Attendance on Demand is based on three decades of experience in labor management technology.
Time Clocks for Employee Attendance Tracking
Time clocks record employee attendance information including start, end, and lunch break times. This information is then shared with a time and attendance system using a variety of communication methods. Time clocks can also provide vital information to employees and allow them to perform tasks, for example, transferring jobs or reviewing schedules or benefits. Choosing the right time clock is an important part of your overall time and attendance strategy.
From the original mechanical time clock invented in 1888, employees have used time clocks to accurately record their in and out times. The first in and out punches were literally holes punched in a paper card representing time or other data. Now employees record their “punches” electronically, verifying their identities using magnetic stripe badges, barcode cards, proximity fobs, keypads, or even their own hands or fingerprints.
Today’s time clocks do far more than record start and end times. They can perform a multitude of tasks, from recording departmental transfers to providing security door access. They also offer a variety of methods to communicate with software that can store this employee data and use it for time and attendance calculations.
When considering a time clock purchase, learn about the types of devices and their capabilities. This paper describes time clock technologies and features. It also provides an environment and needs survey to help you identify the time clock options that are right for you. Once you have an idea of your time clock needs, your time and attendance provider can help you to determine the technology that is right for your organization.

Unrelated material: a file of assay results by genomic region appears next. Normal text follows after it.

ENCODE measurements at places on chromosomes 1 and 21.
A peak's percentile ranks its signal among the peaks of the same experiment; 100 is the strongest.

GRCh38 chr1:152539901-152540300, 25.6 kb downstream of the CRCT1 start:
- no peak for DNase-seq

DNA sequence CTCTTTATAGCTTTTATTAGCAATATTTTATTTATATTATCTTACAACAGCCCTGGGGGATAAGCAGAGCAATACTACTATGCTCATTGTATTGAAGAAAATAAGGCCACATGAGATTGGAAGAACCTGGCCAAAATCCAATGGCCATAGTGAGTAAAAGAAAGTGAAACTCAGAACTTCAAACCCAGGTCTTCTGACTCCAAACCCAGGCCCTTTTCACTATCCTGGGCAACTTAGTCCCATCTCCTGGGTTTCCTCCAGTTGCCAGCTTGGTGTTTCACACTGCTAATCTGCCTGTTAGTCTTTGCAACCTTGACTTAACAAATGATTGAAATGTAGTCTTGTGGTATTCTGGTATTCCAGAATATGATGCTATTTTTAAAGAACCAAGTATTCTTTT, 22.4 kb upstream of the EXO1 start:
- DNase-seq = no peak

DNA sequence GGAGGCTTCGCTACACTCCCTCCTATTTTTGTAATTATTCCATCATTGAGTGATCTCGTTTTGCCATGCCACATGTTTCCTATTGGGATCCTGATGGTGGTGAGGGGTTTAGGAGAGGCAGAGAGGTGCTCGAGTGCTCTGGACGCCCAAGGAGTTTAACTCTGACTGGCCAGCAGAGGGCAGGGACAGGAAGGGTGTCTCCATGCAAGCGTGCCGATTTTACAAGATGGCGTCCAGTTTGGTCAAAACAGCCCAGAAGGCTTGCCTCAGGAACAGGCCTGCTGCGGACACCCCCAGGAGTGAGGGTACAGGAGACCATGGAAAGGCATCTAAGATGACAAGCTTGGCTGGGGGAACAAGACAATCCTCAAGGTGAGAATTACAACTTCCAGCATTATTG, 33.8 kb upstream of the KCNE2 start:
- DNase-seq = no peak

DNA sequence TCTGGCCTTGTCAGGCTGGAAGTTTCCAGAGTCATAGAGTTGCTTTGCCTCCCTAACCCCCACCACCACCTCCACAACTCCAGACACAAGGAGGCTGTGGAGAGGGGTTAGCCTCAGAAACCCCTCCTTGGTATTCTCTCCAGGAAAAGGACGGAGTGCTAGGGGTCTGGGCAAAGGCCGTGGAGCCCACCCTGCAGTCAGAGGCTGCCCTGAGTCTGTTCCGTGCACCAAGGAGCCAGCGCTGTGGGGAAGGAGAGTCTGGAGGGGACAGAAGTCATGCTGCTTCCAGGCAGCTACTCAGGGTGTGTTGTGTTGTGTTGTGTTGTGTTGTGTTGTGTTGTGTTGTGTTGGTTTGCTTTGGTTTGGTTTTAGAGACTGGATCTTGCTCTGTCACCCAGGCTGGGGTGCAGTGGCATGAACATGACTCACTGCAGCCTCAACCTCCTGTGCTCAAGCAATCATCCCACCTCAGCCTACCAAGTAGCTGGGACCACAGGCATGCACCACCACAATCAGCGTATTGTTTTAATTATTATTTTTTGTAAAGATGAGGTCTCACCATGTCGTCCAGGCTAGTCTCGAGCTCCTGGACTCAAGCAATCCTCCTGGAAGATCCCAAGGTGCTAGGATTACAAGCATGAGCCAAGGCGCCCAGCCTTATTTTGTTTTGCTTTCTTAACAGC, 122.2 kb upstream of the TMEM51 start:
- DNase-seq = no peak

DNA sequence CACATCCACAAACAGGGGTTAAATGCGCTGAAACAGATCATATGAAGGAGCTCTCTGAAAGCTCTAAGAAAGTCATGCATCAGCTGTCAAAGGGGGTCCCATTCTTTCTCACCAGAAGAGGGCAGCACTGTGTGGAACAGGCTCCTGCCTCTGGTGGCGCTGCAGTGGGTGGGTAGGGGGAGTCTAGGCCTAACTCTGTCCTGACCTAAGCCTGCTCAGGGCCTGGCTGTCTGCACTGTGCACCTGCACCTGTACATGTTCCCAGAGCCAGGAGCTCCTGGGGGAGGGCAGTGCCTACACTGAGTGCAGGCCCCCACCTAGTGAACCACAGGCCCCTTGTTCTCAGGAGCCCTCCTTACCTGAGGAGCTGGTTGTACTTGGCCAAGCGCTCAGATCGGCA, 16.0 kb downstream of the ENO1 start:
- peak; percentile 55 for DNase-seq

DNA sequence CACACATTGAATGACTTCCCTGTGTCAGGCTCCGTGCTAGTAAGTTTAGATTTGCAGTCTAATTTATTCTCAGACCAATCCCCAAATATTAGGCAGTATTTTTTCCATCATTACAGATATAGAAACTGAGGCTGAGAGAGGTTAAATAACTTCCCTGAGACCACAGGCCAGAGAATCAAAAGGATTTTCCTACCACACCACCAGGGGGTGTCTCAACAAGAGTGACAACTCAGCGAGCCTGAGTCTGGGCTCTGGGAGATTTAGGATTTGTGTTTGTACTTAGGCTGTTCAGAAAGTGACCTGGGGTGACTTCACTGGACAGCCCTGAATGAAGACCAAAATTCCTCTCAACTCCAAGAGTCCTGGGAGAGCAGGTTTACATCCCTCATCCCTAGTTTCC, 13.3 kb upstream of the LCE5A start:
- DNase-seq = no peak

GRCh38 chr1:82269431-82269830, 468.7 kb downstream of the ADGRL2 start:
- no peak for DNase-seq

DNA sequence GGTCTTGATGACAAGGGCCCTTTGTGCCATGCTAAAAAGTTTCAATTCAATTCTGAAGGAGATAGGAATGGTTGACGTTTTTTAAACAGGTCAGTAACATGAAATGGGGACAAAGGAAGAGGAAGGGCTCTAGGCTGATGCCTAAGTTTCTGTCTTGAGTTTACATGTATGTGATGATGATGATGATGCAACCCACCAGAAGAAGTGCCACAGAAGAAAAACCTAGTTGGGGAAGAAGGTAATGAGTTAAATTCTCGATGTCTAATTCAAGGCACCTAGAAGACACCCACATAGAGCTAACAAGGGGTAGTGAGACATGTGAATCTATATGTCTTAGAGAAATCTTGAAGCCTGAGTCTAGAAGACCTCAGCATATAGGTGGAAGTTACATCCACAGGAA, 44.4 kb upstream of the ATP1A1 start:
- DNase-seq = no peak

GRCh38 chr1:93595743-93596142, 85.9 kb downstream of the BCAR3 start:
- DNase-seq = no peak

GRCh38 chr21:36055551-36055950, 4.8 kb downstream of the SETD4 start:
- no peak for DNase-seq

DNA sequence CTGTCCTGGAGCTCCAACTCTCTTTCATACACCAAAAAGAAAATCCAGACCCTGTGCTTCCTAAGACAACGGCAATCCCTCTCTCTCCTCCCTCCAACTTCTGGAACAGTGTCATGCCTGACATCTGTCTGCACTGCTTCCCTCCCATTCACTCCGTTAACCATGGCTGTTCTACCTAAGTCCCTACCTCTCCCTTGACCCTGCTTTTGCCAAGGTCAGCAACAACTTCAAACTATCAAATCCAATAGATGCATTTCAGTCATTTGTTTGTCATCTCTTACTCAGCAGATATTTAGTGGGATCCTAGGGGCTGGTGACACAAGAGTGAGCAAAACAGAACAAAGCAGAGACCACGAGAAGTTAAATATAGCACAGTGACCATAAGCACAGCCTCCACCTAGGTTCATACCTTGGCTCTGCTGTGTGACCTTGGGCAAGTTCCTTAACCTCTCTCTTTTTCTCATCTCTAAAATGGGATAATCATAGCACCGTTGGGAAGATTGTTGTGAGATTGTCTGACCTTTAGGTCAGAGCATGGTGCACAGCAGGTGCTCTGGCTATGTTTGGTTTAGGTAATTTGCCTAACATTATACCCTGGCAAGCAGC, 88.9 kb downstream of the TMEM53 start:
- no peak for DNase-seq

Ways to Punch
Employees punch in and out to indicate that they are starting work and leaving work, sometimes for lunches or breaks. Not only do punch times assist employers in paying employees correctly, but they also provide a legal record of employees’ service with the company. Depending on the type of time clock, the punch can also indicate security access to a controlled area.
Some time clocks require badges or other identifying objects to be carried by the employee. Examples of these include time clocks that scan a barcode, read a magnetic stripe, or sense an encoded string of digits.
Some time clocks require employees to remember information, or present a hand or finger for scanning. PIN time clocks require employees to enter an identification number and sometimes a password.
Punching without a Clock
Not all organizations use time clocks. If time clocks do not meet your organization’s needs, alternate punching methods are available. For example, if your employees are frequently on the road, they can punch in and out using their cell phones. With telephony, employees easily punch in and out, transfer workgroups, or check benefit balances…all guided by voice prompts. If employees have access to a common area such as a break or lunch room, a central kiosk can be used. Employees with PCs can punch using their home or office computers, review their personnel information, request time off, and even perform time card edits using Employee Self Service in a web browser.
Clock Communication with Time and Attendance Software
To efficiently analyze and report on data collected from a time clock, it must be shared with time and attendance software. The time and attendance software then can display any attendance issues for supervisor intervention. Time clocks use several methods to communicate with the time and attendance software.